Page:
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Autodom stands down 400 workers

Car components manufacturer Autodom Limited has stood down 400 workers after shutting down factory sites in Victoria and South Australia.

The company informed workers at its South Australian aiAutomotive and Victorian Dair facilities they would be stood down on Thursday, an Autodom spokeswoman said.

It also announced a trading suspension of the company's securities on the Australian Securities Exchange (ASX:AIE.AX - News).

The workers will be stood down indefinitely as the company negotiates a restructure proposal with automotive stakeholders to try to reopen the facilities, Autodom Limited chief executive Calvin Stead said.

"Autodom Limited has been forced to make this difficult decision following a failure, after several months of negotiations, to come to an agreement with the key automotive stakeholders that would see the company be sustainable and allow it to diversify into new markets," Mr Stead said in a statement.

Mr Stead said the Australian automotive industry could not be sustainable without co-operation between car companies, the component sector and the federal government.

"Unfortunately we have no choice but to make this very difficult decision whilst we work together with all stakeholders in the hope that a solution can be found," he said.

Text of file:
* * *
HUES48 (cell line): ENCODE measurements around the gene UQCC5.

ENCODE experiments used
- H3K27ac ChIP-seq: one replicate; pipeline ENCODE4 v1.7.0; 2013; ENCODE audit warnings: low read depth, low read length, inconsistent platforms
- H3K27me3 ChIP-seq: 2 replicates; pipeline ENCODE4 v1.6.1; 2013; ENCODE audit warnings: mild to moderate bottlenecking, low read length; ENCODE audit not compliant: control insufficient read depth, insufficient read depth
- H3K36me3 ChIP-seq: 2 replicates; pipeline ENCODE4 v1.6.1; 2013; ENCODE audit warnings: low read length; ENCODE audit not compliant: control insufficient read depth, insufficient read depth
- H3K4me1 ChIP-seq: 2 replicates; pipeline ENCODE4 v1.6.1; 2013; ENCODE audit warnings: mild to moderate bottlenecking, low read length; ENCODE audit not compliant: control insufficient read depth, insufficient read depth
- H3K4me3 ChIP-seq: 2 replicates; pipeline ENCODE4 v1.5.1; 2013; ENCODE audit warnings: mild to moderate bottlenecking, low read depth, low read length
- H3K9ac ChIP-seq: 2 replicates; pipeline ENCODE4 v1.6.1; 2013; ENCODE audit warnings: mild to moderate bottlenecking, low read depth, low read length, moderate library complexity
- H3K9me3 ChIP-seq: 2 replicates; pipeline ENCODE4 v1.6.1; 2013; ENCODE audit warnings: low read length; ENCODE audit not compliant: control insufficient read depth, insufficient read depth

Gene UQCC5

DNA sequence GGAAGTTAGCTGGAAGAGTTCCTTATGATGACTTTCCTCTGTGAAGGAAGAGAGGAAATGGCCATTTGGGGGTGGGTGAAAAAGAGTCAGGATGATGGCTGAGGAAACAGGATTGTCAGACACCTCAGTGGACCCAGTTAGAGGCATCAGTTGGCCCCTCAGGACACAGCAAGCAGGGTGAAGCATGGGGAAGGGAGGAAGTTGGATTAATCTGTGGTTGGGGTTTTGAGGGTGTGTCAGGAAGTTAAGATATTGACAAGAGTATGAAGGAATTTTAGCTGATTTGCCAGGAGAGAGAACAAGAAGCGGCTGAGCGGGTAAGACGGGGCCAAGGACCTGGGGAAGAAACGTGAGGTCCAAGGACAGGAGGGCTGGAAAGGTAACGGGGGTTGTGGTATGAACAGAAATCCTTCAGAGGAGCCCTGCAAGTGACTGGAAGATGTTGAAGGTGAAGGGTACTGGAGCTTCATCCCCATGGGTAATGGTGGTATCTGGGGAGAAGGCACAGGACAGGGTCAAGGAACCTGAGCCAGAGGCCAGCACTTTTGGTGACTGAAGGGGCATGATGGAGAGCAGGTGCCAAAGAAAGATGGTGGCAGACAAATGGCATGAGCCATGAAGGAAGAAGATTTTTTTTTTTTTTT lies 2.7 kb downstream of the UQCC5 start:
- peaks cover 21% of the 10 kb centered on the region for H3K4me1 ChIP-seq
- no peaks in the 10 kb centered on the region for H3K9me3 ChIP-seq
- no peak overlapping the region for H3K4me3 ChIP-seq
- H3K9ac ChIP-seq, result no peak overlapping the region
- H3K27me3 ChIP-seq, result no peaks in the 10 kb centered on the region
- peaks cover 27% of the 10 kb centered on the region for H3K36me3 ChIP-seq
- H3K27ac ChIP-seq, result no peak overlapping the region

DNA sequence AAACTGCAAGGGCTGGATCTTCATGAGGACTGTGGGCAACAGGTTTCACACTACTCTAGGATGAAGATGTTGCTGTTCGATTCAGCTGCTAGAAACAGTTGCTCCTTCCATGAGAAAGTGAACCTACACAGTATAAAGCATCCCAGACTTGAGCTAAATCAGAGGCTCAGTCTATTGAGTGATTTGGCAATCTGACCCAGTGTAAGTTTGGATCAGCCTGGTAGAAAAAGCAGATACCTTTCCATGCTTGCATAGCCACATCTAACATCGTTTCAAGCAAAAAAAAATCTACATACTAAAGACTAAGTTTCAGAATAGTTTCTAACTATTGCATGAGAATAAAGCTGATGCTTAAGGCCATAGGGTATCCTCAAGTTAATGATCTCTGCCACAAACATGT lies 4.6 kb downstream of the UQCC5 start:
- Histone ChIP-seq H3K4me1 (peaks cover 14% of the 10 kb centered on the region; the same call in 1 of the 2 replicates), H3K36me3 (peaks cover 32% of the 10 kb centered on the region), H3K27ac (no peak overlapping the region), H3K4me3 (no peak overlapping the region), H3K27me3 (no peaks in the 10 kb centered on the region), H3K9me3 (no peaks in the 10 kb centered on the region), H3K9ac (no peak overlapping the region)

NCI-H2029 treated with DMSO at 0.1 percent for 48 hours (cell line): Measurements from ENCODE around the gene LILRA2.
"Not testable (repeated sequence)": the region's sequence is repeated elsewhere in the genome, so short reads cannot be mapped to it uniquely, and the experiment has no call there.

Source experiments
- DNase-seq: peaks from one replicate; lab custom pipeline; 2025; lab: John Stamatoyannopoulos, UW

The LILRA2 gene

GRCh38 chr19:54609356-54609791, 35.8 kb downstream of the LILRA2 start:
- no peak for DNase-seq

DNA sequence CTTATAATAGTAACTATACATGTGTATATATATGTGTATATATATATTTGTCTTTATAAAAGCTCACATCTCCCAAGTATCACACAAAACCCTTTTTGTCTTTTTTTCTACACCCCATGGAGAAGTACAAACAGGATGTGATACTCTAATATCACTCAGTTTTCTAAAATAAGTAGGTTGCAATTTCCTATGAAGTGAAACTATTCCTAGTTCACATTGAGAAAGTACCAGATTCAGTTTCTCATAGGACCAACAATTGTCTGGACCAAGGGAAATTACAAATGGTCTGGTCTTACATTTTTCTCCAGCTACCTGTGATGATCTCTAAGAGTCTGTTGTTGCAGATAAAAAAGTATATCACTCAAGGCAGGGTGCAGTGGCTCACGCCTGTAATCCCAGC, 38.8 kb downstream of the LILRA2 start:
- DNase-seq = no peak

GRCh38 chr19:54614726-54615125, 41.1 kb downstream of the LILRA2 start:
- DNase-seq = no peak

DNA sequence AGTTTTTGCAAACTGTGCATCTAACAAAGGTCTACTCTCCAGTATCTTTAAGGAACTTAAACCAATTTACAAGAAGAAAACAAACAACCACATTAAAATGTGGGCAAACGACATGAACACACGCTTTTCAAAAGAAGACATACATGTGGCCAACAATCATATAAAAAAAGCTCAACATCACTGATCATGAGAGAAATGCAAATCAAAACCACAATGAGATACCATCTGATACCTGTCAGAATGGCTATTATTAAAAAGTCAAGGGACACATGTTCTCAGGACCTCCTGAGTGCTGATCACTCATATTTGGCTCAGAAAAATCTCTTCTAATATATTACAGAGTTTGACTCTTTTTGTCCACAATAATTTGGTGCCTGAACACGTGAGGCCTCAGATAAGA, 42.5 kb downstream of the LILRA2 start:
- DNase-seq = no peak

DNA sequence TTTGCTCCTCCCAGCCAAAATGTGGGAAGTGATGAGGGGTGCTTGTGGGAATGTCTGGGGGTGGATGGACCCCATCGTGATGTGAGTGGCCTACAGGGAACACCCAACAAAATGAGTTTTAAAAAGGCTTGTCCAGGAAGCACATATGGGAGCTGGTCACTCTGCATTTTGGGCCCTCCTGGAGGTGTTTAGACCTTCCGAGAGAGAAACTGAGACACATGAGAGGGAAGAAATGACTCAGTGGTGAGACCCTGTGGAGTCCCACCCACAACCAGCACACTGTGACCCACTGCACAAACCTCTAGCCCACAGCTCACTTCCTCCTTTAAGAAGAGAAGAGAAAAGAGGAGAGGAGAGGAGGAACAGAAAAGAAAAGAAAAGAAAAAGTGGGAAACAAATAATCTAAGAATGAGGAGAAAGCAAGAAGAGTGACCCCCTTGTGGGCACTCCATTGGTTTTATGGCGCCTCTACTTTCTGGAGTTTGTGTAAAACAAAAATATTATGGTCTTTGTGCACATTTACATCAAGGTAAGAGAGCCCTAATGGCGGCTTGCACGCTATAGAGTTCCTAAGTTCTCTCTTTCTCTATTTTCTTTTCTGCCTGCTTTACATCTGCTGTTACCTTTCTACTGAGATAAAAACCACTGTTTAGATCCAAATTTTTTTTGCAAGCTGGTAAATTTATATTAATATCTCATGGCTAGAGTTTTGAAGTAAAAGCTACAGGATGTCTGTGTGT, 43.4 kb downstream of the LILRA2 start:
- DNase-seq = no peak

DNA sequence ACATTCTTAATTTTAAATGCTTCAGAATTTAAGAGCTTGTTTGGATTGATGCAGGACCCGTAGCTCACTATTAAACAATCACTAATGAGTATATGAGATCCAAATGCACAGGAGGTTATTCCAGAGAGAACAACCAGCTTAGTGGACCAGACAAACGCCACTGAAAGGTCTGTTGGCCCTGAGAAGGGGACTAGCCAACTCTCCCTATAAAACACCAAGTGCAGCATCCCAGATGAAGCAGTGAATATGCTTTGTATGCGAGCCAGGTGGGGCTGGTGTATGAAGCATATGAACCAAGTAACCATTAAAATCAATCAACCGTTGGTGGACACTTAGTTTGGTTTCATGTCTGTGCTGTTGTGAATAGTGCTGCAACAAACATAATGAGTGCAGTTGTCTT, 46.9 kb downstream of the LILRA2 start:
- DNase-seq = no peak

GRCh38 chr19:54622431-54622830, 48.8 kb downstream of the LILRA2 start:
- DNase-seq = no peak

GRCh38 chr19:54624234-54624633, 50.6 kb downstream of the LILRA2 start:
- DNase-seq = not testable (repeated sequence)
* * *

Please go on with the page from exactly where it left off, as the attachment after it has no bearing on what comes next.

The Victorian sites are in Dandenong and New Gisborne, and the South Australian site is in Woodville.

The Australian Manufacturing Workers Union (AMWU) said workers were given no notice of the company's difficulties and were stood down indefinitely at a 7am (AEDT) meeting.

"We were surprised," AMWU assistant Victorian state secretary Leigh Diehm told reporters in Melbourne.

The next 24 to 48 hours would be crucial in saving the company and many jobs, he said.

"We're not 100 per cent sure of how much difficulty the company is in at the moment.

"We understand that it's significant, but we are pretty confident they will be able to work their way through it."

Mr Diehm said worker entitlements should be secure after a new bargaining agreement had been signed in August.

He also praised the Victorian government for past efforts to help the manufacturing industry.

"I'm not specifically requesting Ted Baillieu or the Baillieu government to do anything, but if they could do something, I'm sure they should be getting involved," he said.

The union will meet with the company later, probably next week.